The Great Pyrenees is a capable and imposing guardian, devoted to her family and somewhat wary of strangers, human or canine. When not provoked, she is calm, well-mannered and somewhat serious. She is very gentle with her family and children. She has an independent, somewhat stubborn, nature and may try to dominate a less secure handler. Some are not good off leash and may wander away. The Great Pyrenees tends to bark a lot.
Great Pyrenees Dog Care
The Great Pyrenees needs daily exercise to stay in shape, though her needs are not excessive. A moderate walk will usually suffice. She enjoys hiking, especially in cold weather and snow. She does not do well in hot weather. This breed enjoys being with her family indoors. Her coat needs brushing once or twice weekly, daily when shedding. She may drool at times, and she tends to be a messy drinker.
Great Pyrenees Dog Health
Major concerns: CHD, patellar luxation
Minor concerns: entropion, OCD, skin problems, osteosarcoma
Occasionally seen: ChD, gastric torsion, otitis externa, panosteitis
Suggested tests: hip, knee, (eye)
Life span: 10-12 years
Interested in the history of the Great Pyrenees dog breed?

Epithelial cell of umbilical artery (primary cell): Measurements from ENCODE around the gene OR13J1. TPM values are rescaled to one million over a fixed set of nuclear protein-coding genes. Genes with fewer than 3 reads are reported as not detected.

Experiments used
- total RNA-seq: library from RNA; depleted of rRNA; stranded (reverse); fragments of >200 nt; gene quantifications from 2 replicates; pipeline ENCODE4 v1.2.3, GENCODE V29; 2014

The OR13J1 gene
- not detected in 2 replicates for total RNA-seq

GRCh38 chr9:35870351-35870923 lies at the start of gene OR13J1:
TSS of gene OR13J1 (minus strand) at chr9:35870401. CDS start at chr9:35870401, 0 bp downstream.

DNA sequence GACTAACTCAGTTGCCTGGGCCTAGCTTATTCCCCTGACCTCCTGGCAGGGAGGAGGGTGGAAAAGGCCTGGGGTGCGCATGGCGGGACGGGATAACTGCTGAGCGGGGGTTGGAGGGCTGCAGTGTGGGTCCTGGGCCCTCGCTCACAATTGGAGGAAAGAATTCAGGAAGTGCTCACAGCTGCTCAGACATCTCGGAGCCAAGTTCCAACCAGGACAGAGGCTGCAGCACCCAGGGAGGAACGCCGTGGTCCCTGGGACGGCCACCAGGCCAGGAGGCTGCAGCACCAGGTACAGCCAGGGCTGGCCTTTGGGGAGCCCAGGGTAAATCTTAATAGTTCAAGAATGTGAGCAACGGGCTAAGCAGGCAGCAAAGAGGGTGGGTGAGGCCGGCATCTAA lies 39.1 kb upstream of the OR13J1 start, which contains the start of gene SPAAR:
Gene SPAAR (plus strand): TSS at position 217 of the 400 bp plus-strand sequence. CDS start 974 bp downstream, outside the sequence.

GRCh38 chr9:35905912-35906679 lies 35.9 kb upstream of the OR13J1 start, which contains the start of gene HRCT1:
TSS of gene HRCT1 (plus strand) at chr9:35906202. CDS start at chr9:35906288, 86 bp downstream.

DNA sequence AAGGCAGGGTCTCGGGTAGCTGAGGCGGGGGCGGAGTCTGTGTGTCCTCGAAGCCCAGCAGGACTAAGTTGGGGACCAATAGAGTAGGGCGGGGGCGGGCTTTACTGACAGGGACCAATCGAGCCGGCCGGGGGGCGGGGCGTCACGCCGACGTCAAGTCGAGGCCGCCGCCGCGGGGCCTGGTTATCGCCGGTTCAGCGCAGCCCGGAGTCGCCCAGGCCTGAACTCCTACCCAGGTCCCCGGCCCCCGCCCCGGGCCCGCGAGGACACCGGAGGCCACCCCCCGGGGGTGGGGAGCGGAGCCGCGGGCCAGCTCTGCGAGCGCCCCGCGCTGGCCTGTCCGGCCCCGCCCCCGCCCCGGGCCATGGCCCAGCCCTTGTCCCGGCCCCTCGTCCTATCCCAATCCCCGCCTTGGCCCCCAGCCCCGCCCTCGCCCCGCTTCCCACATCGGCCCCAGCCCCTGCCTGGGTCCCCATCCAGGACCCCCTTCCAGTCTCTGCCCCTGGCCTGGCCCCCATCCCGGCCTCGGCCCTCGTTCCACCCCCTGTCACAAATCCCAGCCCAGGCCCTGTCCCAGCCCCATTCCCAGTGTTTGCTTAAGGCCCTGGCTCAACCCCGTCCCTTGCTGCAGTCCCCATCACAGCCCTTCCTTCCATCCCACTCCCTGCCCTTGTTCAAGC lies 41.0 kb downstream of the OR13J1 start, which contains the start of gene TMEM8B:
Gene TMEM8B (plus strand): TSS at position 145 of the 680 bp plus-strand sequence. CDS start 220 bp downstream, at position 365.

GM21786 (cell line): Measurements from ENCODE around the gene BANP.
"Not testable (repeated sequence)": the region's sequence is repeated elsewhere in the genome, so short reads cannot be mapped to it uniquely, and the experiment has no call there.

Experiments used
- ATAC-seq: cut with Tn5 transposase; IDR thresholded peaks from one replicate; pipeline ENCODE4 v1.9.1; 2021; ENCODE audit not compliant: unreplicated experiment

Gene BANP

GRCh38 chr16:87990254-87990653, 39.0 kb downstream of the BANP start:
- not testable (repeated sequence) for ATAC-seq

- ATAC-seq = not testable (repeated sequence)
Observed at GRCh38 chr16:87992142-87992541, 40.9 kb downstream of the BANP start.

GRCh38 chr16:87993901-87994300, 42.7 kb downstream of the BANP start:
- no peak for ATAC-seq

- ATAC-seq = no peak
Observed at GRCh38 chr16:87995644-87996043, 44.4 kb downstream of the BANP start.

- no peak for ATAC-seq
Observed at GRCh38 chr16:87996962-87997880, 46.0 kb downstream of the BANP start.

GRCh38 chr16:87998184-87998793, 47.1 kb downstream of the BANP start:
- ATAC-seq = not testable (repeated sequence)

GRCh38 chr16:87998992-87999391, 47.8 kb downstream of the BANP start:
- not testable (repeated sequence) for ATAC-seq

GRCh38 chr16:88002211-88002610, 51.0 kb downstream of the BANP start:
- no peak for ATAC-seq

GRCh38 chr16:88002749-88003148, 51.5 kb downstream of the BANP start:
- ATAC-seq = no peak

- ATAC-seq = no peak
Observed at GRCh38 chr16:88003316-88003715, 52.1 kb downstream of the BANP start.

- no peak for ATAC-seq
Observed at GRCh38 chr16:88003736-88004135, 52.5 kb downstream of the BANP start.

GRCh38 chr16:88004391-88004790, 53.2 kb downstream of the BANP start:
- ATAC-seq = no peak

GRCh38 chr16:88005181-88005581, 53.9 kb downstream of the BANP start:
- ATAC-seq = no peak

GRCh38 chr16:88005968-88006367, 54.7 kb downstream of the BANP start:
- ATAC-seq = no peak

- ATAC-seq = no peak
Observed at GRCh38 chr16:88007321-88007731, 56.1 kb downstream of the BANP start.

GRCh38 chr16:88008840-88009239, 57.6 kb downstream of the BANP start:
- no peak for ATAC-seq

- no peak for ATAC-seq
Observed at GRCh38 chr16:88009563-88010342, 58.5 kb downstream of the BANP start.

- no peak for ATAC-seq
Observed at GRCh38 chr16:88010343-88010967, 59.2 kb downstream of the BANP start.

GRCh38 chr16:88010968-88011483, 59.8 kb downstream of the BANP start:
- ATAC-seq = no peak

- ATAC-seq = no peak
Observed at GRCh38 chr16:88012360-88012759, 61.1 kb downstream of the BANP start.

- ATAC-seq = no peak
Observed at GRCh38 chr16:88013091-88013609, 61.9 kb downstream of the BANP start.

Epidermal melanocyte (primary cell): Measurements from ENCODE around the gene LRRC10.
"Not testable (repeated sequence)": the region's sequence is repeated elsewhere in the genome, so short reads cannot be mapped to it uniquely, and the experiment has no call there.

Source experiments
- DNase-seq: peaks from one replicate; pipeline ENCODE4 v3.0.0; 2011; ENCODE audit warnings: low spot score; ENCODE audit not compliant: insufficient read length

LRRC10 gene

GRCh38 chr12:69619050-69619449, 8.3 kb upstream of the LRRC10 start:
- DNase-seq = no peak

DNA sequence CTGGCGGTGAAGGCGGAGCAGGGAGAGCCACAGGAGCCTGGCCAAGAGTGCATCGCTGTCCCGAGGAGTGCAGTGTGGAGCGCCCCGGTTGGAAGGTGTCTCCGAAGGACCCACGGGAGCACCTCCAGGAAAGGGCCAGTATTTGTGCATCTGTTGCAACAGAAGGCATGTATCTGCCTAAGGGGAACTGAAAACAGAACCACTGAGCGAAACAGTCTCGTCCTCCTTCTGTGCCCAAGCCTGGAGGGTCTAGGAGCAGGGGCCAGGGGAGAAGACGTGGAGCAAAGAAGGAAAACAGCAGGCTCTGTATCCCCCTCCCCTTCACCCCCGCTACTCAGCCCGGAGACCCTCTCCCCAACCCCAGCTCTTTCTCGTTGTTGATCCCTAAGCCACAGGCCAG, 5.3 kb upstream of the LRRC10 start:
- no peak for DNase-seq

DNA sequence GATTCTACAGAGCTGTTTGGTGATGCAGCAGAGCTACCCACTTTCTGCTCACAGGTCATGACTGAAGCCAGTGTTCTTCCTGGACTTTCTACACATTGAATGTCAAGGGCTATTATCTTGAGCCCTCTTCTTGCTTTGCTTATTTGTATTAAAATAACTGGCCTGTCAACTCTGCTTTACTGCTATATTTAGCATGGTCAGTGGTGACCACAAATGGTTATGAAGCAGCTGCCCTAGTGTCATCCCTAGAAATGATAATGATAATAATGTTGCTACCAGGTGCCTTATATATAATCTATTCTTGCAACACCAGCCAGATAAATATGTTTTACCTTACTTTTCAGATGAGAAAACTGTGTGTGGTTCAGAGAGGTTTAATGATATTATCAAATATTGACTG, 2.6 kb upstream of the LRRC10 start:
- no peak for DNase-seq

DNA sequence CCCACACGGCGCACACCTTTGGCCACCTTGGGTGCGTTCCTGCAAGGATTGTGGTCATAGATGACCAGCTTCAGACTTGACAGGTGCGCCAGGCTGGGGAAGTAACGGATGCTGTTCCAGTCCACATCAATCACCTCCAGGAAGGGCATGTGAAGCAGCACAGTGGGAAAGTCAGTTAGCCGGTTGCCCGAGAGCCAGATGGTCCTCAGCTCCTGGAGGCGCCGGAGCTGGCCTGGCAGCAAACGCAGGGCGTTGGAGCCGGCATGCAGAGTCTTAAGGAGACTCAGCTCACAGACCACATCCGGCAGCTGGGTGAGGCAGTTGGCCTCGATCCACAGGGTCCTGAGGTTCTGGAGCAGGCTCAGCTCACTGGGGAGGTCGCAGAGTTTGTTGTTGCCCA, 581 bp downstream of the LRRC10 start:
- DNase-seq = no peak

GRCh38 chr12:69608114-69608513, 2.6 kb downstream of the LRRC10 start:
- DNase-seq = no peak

Also known as the Pyrenean mountain dog, the Great Pyrenees is a very old breed, probably descending from the Tibetan mastiff. She may have come to Europe with the Aryans from Central Asia, as well as with Phoenician sea traders. They settled in the Spanish Pyrenees and in various mountain valleys in Europe. She was used from the earliest times to guard flocks. A painting of the times shows a pair of these guards, each wearing a spiked iron collar to protect her throat from animal or human adversaries. In medieval France, the Pyrenees became a formidable fortress guard, and eventually a band of these imposing dogs was the pride of many large chateaus. In the late 1600s, the breed caught the eye of the French nobility, and for a brief time they were in great demand in the court of Louis XIV. In fact, in 1675 the Great Pyrenees was decreed the "Royal Dog of France" by Louis XIV. Around the same time the Great Pyrenees came to Newfoundland, where she may have played a role in the development of the Newfoundland breed, but she did not herself continue as a pure breed. The first documented Pyrenees came to America with Gen. Lafayette in 1824. By the 1900s, the breed had disappeared from French court life, and the remaining dogs were those found still working in the isolated Basque countryside. Many of the poorer puppies were sold to tourists who brought them back to England and other countries. These dogs bore little resemblance to the magnificent Pyrenees that had once been so admired, however. Interest in the breed declined in England, but fortunately the breed still existed in sufficient numbers and quality in her native mountain land so that later fanciers were able to obtain good breeding stock. These dogs served as the foundation of the modern Pyrenees. Serious importation of the breed to America occurred in the 1930s, and by 1933 the Great Pyrenees received AKC recognition. She attracted great attention as well as new pet parents; today the Great Pyrenees enjoys moderate popularity.